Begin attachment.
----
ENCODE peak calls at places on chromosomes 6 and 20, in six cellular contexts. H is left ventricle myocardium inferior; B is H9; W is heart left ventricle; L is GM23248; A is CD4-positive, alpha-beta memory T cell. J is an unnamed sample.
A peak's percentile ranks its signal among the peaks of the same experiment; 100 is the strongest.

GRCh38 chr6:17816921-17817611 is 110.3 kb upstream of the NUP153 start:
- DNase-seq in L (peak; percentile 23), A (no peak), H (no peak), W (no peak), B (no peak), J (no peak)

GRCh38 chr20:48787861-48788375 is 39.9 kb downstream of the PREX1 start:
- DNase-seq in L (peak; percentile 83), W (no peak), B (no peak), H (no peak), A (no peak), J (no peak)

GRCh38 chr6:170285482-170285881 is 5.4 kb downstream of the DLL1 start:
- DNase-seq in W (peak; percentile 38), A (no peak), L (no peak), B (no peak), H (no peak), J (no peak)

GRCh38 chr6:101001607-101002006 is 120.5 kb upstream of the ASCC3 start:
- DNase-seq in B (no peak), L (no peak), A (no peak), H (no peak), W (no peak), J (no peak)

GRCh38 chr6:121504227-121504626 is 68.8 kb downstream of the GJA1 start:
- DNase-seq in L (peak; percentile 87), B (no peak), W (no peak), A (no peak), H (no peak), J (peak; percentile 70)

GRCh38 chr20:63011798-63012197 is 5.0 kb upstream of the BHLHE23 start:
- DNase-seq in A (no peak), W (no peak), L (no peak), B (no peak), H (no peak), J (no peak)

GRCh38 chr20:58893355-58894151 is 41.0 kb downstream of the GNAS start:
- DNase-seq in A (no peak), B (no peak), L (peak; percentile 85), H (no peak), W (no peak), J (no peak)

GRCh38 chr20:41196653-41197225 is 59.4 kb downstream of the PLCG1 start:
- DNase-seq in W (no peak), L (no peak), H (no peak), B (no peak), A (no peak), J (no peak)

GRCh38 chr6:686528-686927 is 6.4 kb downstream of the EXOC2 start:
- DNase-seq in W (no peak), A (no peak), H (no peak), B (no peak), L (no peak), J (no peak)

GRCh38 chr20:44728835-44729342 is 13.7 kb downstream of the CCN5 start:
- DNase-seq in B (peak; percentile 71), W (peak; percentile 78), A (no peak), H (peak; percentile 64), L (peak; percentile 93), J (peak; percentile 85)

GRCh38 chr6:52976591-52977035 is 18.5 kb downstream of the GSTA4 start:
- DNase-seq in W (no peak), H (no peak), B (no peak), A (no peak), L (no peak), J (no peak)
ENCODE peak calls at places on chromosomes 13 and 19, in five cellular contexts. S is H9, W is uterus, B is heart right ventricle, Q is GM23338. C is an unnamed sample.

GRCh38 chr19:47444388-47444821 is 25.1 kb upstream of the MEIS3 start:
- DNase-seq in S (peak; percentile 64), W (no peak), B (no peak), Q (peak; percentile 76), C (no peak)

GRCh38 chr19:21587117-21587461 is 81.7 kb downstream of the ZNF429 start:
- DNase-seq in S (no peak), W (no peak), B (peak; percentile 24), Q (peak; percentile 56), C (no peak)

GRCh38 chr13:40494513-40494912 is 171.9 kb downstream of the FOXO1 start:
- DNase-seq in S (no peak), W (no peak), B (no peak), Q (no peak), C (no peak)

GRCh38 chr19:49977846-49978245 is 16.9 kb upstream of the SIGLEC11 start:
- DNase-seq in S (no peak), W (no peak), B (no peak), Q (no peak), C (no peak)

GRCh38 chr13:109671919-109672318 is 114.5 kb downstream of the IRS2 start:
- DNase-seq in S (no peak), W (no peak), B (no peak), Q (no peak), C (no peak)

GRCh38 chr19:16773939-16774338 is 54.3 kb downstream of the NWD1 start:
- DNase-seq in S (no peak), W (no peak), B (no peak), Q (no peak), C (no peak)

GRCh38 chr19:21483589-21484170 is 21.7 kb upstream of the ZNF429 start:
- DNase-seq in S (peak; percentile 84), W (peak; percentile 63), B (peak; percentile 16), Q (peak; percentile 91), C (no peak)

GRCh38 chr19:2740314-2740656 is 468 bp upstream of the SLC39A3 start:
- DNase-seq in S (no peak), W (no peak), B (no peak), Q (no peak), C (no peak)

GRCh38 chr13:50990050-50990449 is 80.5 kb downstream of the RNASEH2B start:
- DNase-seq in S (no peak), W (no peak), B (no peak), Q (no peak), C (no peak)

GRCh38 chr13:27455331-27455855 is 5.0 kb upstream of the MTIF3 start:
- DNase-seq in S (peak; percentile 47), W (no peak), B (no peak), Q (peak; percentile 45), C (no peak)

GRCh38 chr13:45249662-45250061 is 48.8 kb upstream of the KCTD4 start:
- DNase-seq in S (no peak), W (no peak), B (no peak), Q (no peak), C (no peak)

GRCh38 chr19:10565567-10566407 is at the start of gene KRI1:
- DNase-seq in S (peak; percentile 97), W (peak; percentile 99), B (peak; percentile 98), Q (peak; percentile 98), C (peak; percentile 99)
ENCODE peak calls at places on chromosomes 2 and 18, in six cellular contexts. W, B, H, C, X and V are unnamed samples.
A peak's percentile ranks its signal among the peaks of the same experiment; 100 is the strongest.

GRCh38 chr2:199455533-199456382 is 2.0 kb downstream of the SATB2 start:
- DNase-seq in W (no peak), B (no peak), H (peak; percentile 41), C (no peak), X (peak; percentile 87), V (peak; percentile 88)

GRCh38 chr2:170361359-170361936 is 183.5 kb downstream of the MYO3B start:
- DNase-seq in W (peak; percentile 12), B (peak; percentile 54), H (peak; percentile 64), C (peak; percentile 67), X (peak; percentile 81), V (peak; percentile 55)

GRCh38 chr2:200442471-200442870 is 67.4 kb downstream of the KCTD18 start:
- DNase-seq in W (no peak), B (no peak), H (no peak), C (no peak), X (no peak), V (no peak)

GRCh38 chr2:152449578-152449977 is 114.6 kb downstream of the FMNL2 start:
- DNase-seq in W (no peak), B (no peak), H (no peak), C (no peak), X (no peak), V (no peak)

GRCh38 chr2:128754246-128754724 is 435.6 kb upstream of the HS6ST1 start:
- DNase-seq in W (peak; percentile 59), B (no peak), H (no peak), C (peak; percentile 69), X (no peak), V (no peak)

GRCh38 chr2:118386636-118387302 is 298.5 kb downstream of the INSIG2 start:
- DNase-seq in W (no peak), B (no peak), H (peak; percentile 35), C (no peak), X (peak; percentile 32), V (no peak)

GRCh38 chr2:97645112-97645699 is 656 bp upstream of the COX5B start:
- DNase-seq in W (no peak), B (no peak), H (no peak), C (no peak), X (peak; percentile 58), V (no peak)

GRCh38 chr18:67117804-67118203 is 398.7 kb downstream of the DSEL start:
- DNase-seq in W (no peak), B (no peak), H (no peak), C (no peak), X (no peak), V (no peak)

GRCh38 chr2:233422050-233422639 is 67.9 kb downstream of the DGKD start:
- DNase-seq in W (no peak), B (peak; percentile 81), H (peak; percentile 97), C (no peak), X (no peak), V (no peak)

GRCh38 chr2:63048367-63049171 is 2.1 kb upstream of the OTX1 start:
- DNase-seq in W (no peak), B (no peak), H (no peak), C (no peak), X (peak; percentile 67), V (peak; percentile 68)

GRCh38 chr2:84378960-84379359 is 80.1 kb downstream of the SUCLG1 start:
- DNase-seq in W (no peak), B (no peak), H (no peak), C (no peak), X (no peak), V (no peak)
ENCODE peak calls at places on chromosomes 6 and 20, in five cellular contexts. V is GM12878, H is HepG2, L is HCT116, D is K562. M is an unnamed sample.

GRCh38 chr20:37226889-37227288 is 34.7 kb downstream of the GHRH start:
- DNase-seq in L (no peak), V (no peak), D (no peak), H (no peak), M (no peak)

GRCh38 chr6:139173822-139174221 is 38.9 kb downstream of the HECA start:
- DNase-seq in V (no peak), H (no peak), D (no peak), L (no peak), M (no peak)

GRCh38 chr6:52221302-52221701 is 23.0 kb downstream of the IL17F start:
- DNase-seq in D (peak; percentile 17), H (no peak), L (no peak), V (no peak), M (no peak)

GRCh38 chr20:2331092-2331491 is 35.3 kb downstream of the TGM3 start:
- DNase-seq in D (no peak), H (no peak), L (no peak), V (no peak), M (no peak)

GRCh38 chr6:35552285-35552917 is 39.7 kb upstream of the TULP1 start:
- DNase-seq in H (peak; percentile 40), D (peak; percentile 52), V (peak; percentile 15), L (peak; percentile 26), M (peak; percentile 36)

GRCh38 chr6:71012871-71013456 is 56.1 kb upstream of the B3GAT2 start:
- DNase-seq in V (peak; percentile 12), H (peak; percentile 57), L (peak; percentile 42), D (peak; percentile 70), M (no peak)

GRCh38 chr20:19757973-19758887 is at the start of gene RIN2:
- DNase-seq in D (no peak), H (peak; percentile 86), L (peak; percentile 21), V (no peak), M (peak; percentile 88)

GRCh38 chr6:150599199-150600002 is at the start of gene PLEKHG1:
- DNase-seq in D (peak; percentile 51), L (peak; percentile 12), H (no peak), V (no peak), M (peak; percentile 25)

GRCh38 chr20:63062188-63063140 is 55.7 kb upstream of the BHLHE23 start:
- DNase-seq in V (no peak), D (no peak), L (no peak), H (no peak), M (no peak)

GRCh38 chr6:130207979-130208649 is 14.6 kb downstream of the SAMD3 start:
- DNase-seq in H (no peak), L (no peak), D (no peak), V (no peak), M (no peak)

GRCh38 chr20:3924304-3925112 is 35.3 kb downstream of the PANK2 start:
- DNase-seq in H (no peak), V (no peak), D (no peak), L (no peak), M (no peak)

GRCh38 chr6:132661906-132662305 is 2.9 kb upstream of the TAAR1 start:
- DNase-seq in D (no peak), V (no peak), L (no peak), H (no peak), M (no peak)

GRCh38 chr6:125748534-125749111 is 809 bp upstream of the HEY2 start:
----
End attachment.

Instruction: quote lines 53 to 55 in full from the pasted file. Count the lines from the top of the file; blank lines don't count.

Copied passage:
- DNase-seq in W (no peak), B (no peak), H (peak; percentile 41), C (no peak), X (peak; percentile 87), V (peak; percentile 88)

GRCh38 chr2:170361359-170361936 is 183.5 kb downstream of the MYO3B start:
- DNase-seq in W (peak; percentile 12), B (peak; percentile 54), H (peak; percentile 64), C (peak; percentile 67), X (peak; percentile 81), V (peak; percentile 55)